For years, I’ve lamented that we’re pretty much stuck with 1/35 scale when it comes to armor. No, not because of cross-display issues with 1/32 or anything like that. Rather, because 1/35 is kinda small. Even modern MBTs like the Abrams lack a strong sense of presence. In many ways, 1/35 is kinda like 1/48 in the aircraft world (and 1/48 armor is like 1/72 aircraft and so on).
So with 1/16 scale being all over the place lately, thanks to Trumpeter’s new M1A1 and Tamiya’s incoming M1A2 Abrams, you’d think I’d be rather excited. Armor with presence, and all that.
But I’m not.
1/16 can go screw itself.
Let’s explore why.
1 – It’s Fucking Huge
This is Panda’s 1/16 Pz.Kpfw 38t. It’s a marginal kit, but hey, it’s big. About the size of a shoe box. Here it is next to a 1/35 Sherman.
If 1/16 meant a ready availability of tank kits about this size, I’d be excited.
Thing is, though, the 38t is a tiny tank. Like the Renault FT, it’s miniscule in 1/35. Blowing it up by 100+% makes it big, but not too big.
The same cannot be said for most other tanks. When you move into Tigers and T-72s and M1s, you quickly progress into the realm of the ludicrous. Just consider this.
That’s Trumpeter’s new 1/16 M1A1. That MiG-29 next to it? That’s not 1/48. That’s 1/32. Just to give you a sense of how massive the Abrams is in 1/16. If you run the numbers, it’s over 24″ long. That’s longer than a 1/32 F-15.
Here’s Tamiya’s. Jesus. The turret is bigger than the 1/35 kit.
If we want to make an aircraft analogy, 1/16 is like jumping from 1/48 straight to 1/24.
2 – It exceeds the 100% step
Look at the way aircraft scales work. 1/72 scale is exactly twice the size of 1/144, or 100% larger. But once you get past that, 1/48 is 50% larger than 1/72. And 1/32 is 50% larger than 1/48. And 1/24 is 33% larger than 1/32 (and 100% larger than 1/48).
That’s a nice progression of scales and sizes.
1/16 is 119% larger than 1/35. Again, it’s the equivalent of jumping from 1/48 to 1/24. It can work nicely with something like the 38t, just as it would work nicely with a Sopwith Camel. But with an F-14?
There should be an interim scale – say 1/24 – that would act like an armor equivalent of aircraft’s 1/32.
In 1/24, an M1A1 Abrams would be around 16″ long – about the same length as a 1/32 Skyraider.
3 – 1/16 kits are shitballs expensive
The cheapest price I’ve seen for Trumpy’s new Abrams is around $185, and most places are listing it well over $200. Their Jagdtiger is going for $300 on Sprue Brothers.
With prices like that, it’s going to be a challenge, I think, to build a viable, sustainable scale over time. I don’t see it becoming an alternative with a broad ecosystem of kits in the vein of 1/48 armor, or 1/32 aircraft.
Without that ecosystem, it’s going to be a challenge to gain adoption, and without adoption, it’s going to be a challenge to create that ecosystem.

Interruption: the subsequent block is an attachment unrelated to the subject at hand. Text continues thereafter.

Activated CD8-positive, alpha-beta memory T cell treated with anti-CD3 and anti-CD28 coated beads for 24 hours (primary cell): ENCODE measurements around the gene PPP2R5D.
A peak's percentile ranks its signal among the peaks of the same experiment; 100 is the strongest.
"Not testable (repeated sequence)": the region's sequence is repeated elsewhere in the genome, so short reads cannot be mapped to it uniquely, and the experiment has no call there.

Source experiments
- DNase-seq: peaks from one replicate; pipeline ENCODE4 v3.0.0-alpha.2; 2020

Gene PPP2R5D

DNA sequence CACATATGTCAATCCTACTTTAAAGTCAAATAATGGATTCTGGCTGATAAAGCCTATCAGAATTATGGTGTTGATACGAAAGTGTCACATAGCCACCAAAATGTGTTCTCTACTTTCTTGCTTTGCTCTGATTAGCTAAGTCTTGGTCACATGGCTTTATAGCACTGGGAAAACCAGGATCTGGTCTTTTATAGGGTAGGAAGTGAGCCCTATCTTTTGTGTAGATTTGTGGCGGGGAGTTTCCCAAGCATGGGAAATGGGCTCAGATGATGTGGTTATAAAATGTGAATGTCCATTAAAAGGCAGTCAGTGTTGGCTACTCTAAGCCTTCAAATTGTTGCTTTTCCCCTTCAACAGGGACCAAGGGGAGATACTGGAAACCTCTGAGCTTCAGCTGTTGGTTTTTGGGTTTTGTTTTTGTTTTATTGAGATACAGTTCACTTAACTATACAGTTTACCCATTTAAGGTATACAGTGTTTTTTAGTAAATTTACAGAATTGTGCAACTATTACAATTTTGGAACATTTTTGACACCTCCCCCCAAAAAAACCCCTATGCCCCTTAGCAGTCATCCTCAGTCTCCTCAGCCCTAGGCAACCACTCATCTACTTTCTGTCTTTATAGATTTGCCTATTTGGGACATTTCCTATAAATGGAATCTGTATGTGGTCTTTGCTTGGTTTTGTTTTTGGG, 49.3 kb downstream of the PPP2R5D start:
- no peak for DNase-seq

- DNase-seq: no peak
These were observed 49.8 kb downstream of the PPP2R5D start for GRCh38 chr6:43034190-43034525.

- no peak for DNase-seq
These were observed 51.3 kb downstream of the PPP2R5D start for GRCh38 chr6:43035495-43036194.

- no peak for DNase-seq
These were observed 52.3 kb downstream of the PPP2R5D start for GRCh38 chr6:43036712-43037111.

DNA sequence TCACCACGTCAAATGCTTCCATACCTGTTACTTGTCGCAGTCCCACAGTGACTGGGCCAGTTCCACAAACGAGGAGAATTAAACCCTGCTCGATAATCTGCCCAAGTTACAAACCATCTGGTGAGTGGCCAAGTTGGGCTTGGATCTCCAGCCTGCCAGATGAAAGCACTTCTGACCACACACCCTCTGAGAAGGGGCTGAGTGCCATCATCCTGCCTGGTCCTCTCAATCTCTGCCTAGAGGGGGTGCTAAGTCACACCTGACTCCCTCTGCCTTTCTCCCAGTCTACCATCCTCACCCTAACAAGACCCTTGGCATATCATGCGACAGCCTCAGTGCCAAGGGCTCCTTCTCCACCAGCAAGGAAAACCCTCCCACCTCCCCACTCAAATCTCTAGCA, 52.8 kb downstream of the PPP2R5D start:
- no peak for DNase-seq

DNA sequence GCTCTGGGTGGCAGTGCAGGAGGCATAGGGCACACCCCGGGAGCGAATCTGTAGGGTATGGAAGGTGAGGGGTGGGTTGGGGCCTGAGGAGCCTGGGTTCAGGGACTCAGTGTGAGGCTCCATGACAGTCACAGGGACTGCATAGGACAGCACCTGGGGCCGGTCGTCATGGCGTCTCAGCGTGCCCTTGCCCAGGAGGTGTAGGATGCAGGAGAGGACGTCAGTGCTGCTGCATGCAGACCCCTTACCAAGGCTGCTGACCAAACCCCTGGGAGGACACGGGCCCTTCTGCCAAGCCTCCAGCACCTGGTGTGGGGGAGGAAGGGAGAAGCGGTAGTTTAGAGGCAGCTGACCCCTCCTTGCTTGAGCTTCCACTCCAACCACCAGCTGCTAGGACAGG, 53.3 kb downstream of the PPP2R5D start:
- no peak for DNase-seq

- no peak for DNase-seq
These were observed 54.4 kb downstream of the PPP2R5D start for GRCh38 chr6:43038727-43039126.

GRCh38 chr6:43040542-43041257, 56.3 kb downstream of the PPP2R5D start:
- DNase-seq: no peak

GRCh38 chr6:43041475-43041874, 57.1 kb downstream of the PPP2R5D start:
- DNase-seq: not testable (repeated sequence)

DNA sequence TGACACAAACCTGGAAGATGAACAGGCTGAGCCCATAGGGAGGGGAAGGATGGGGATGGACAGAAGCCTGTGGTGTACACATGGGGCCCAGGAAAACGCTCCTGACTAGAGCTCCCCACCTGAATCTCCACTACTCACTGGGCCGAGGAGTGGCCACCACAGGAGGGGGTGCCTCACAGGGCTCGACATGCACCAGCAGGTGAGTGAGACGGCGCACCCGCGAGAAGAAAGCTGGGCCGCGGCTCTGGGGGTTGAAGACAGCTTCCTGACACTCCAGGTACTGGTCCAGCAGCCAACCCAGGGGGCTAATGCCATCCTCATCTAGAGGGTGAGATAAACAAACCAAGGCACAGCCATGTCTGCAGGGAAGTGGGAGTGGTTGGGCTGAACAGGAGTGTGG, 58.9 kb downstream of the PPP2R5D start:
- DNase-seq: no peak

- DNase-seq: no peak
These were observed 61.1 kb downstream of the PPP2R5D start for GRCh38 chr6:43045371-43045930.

4 – Aftermarket wasteland
Have you ever heard of the Tiger I? It’s a somewhat obscure tank from a lesser combatant in World War II.
A quick search on Sprue Brothers for “1/35 Tiger” pulls up 268 results, and about 260 of those are Tiger or King Tiger-related. Kits, dry transfers, tracks, grilles, barrels, decals, you name it.
It’s an aftermarket wonderland.
But when I searched for “1/16 Tiger”, I only got 39 results, and most of them were not 1/16 Tiger related. Of those that were, there were some Archer dry transfers, and some shitty Peddinghaus decals. No barrels, no grilles, no tracks, no figures.
If the fucking Tiger can’t pull any aftermarket tail, what do you think is going to befall every other tank that comes out in 1/16?
5 – Back to this interim scale thing
Seriously. The armor world doesn’t need 1/16 – it needs a scale between 1/16 and 1/35.
It’s been tried. I know that Tasca came out with a 1/24 Panzer II, and it bombed because no shit. I mean…a Panzer II? Fucking really? That’d be like Marvel trying to kick off their cinematic universe with Squirrel Girl. Except not, because Squirrel Girl is awesome. But just imagine where we might be if instead of a Panzeryawnwagen II, Tasca had dropped a 1/24 Sherman or four on us.
6 – It reeks of inertia
Kitmakers rarely seem to think outside the box. I mean, we live in a world where it’s possible to buy 3D printed workable tracks…that come that way, with no need to endure the tedium of building them up link by link. And just below that we have some really great workable tracksets, be they metal or resin or injection plastic. But how many kits still come with glue-together indy links or link-and-length or rubber bands? How many wheeled subjects still torture us with bullshit vinyl tires?
To quote one of my favorite books, “show some fucking adaptability”.
Just because Trumpeter made a 1/16 T-34 a long time ago is no reason to keep pushing this bullshit scale. The market for it is tiny.
Most of the opinions I’ve seen regarding the wave of giant Abrams kits amounts to “huh, neat, too big”. I’ve seen more interest in Tamiya’s announcement of a 1/48 M1A2.
I’m convinced there’s a 1/24 scale lane that’s wide open, if only a manufacturer or two would have the guts to take it.
And besides, it’d set up cross-display possibilities with the scale auto world, making dioramas like this possible: